These offences are to be tried in a special court set up for this purpose, social freedom and chatter of the general public has been put on a leash. The Cyber Law Bill’s confusing punishments and ill-defined crimes curb human rights and freedom of expression, now it is a risk to pick up ones phone and comment. It seems like social media had started rankling the government as it was effectively influencing public opinion, those at the helm of things do not want to be held accountable for their actions and have resorted to muzzling the fundamental rights of Pakistani public. There are nearly 30 million internet users in Pakistan, tele-density has increased massively as almost 70 percent of the population has mobile phones, these laws are going to affect a large chunk of the population. Democracy in Pakistan has now begun to carry the trappings of a dictatorship.
The Bill affects Facebook and Twitter users in three major ways, they cannot name any individual to convey negative news about them, it would be defamation and misuse of information. The picture of an individual cannot be used without their prior permission, this part of the Bill can be easily manipulated, in group pictures anyone of them can raise an objection. The good old days when we posted social pics are gone, the person posting the pic needs to have prior assent of all in it which may not be practically possible. The picture of an individual cannot be photo-shopped even in a comic way, the part about superimposing with sexually explicit images is fair but the flaw is that this clause can be stretched far enough to cover even a cartoon. No more memes are possible under the new laws, sending a text message to someone without their consent can also become an offence and comes under cyber-stalking, it is as if the average citizen’s privacy has been completely invaded.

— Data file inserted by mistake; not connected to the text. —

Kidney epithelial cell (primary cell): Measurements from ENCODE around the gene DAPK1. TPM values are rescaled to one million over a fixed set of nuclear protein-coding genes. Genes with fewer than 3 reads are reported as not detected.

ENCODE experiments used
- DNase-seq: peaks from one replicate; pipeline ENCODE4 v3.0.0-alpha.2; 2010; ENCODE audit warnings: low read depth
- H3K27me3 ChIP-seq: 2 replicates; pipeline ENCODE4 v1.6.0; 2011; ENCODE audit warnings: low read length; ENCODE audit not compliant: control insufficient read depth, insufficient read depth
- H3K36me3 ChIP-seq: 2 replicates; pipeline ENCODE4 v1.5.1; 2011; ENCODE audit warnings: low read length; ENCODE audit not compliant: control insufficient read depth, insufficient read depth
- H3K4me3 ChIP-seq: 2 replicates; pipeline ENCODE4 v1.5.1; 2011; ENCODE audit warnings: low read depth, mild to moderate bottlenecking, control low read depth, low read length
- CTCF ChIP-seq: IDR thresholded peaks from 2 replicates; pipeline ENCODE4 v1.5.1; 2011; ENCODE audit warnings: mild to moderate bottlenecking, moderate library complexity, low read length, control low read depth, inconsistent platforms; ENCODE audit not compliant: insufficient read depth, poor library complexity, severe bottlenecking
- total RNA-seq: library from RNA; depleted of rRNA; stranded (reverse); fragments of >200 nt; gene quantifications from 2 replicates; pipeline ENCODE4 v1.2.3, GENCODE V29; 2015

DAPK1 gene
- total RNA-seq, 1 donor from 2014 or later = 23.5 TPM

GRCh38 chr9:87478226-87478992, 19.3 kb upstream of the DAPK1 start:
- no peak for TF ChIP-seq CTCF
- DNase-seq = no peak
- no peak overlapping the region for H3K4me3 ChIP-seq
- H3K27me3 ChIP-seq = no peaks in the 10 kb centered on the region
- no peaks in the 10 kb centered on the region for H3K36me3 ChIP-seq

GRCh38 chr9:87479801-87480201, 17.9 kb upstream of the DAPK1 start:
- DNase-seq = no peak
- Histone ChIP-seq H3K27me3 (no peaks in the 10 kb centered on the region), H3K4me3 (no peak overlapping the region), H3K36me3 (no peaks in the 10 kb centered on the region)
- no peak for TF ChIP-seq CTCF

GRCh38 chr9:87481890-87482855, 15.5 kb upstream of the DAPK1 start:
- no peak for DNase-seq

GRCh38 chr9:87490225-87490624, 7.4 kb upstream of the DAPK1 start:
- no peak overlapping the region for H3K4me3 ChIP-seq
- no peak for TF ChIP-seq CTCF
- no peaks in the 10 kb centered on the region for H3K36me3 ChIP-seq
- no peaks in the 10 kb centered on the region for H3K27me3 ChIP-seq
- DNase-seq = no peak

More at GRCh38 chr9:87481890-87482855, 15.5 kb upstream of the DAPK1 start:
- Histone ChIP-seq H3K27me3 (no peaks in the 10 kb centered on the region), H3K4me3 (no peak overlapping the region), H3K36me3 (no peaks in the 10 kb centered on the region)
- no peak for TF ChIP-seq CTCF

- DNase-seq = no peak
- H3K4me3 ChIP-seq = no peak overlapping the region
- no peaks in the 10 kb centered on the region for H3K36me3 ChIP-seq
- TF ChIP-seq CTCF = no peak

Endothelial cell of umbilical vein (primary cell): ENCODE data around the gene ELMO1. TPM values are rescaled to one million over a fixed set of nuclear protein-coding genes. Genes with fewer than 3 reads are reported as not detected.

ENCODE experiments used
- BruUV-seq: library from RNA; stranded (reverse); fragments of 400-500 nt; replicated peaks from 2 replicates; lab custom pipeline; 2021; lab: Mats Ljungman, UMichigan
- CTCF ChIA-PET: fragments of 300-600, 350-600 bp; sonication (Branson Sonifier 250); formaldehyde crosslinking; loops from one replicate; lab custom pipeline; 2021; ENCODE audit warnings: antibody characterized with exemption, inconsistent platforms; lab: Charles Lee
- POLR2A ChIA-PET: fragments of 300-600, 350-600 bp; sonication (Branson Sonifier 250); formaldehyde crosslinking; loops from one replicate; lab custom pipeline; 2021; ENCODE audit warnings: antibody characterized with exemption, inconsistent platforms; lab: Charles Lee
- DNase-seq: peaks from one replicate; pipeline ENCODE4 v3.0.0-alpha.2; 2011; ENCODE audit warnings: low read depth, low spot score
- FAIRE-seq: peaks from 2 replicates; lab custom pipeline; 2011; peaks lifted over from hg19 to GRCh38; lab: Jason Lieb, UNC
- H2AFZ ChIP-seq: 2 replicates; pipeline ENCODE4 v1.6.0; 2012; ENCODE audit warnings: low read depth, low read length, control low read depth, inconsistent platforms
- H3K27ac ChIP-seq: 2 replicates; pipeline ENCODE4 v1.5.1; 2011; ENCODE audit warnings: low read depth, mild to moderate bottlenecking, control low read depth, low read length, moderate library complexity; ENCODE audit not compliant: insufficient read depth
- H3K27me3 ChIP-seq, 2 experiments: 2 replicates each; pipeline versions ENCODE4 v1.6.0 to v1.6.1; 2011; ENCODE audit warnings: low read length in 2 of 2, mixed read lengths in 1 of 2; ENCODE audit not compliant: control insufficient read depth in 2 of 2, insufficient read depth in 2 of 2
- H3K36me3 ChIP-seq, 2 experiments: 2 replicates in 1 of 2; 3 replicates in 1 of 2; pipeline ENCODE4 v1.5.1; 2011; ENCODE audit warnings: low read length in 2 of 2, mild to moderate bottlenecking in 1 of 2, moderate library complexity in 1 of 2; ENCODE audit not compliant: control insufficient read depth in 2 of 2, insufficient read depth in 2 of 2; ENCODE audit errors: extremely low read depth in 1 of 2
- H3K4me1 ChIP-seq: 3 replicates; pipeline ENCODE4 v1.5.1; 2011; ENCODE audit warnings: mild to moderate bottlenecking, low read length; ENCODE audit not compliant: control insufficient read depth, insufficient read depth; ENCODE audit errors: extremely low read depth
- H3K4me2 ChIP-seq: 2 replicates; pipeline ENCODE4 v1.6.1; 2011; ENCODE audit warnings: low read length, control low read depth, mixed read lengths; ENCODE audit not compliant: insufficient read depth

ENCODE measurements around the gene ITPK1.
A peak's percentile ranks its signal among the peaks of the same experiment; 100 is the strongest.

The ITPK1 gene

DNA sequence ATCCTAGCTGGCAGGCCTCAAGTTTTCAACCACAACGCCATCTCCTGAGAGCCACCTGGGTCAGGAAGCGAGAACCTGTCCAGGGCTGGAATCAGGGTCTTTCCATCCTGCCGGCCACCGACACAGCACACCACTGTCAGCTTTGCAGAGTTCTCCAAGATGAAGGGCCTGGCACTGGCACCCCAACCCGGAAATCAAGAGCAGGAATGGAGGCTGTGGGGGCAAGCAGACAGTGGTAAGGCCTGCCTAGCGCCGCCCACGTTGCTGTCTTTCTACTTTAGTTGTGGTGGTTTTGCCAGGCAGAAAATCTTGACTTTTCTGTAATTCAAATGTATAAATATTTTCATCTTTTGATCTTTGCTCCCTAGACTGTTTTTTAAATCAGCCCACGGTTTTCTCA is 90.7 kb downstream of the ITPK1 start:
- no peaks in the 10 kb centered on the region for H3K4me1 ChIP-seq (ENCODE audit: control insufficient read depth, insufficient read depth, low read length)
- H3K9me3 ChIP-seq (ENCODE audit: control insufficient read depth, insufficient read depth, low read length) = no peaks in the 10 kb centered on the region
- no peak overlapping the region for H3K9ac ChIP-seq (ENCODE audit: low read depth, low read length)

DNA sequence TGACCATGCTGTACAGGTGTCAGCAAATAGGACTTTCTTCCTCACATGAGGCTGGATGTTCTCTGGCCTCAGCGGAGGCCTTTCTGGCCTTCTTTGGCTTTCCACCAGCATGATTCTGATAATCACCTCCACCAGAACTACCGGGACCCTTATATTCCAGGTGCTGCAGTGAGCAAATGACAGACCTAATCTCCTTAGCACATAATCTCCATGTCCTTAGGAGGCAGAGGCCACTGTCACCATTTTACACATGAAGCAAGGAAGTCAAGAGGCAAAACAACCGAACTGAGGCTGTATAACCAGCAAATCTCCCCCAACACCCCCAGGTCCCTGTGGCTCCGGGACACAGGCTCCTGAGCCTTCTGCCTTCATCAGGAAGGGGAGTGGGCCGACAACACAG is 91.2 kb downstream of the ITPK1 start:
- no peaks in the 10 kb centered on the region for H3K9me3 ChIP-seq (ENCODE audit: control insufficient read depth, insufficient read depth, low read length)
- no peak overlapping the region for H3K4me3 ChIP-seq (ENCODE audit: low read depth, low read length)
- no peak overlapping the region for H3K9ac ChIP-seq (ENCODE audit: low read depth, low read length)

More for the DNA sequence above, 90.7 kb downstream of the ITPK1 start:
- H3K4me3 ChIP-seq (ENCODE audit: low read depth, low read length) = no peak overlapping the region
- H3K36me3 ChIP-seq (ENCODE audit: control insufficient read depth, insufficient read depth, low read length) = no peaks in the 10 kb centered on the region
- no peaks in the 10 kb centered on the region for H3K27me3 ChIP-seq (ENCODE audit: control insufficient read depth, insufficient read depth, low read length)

Article 19 of the Pakistan Constitution says:
Freedom of speech – Every citizen shall have the right to freedom of speech and expression, and there shall be freedom of the press, subject to any reasonable restrictions imposed by law in the interest of the glory of Islam or the integrity, security or defence of Pakistan or any part thereof, friendly relations with Foreign States, public order, decency or morality, or in relation to contempt of court, 1 [commission of] or incitement to an offence.
Article 19 mentions ‘reasonable restrictions imposed by law’, it surely did not mean fascist restrictions over the right of freedom of speech. The Cyber Crime Bill is poorly drafted, its vaguely worded clauses are open to misinterpretation and misuse in the future, it needs to be tailored according to the sensitivities of modern technical communication. It reflects badly on the powers that be, and their desire to censor and control information will negatively impact society.
Writer hails from Karachi and is a Lawyer, Journalist writing on Geopolitics, Law-related topics and Pakistan-centric issues.